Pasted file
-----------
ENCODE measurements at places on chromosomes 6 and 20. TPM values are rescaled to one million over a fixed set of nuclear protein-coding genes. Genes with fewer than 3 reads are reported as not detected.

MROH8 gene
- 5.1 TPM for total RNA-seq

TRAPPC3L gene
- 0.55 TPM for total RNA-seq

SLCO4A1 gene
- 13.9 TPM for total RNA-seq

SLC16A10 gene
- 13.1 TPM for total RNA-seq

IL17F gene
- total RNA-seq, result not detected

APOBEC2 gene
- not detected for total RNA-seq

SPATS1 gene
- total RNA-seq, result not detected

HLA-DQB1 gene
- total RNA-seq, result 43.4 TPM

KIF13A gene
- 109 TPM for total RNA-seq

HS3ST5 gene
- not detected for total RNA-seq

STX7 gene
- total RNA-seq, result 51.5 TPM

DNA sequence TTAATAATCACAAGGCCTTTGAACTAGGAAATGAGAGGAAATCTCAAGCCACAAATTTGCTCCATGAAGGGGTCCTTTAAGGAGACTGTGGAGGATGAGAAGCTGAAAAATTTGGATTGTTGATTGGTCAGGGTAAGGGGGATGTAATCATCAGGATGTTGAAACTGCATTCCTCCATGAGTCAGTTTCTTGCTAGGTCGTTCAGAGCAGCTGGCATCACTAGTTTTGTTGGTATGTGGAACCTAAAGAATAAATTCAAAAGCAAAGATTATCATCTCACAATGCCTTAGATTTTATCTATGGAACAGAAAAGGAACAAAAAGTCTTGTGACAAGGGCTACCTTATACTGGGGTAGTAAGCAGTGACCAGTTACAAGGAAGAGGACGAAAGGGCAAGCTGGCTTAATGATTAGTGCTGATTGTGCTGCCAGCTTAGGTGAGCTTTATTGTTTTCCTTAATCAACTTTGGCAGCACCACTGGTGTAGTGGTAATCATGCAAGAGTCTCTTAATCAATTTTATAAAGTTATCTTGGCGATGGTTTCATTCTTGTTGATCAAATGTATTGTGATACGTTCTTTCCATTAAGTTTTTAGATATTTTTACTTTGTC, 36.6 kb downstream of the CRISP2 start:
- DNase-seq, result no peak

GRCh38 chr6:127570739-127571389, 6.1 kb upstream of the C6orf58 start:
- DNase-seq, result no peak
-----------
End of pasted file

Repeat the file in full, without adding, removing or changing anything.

ENCODE measurements at places on chromosomes 6 and 20. TPM values are rescaled to one million over a fixed set of nuclear protein-coding genes. Genes with fewer than 3 reads are reported as not detected.

MROH8 gene
- 5.1 TPM for total RNA-seq

TRAPPC3L gene
- 0.55 TPM for total RNA-seq

SLCO4A1 gene
- 13.9 TPM for total RNA-seq

SLC16A10 gene
- 13.1 TPM for total RNA-seq

IL17F gene
- total RNA-seq, result not detected

APOBEC2 gene
- not detected for total RNA-seq

SPATS1 gene
- total RNA-seq, result not detected

HLA-DQB1 gene
- total RNA-seq, result 43.4 TPM

KIF13A gene
- 109 TPM for total RNA-seq

HS3ST5 gene
- not detected for total RNA-seq

STX7 gene
- total RNA-seq, result 51.5 TPM

DNA sequence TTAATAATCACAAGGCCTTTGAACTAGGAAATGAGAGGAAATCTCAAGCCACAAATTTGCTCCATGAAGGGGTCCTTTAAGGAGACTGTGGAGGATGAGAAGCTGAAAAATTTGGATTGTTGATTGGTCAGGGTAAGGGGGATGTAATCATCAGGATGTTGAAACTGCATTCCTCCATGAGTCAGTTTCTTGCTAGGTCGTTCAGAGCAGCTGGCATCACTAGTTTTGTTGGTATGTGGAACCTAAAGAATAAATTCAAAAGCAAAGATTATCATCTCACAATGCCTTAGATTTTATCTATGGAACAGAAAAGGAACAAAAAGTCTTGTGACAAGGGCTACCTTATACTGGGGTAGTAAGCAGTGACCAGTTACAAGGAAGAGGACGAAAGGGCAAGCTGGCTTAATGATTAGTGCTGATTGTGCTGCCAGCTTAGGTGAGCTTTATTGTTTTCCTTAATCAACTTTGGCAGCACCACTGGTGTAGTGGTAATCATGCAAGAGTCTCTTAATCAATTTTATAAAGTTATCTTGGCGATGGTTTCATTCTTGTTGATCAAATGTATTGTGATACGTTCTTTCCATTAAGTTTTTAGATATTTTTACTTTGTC, 36.6 kb downstream of the CRISP2 start:
- DNase-seq, result no peak

GRCh38 chr6:127570739-127571389, 6.1 kb upstream of the C6orf58 start:
- DNase-seq, result no peak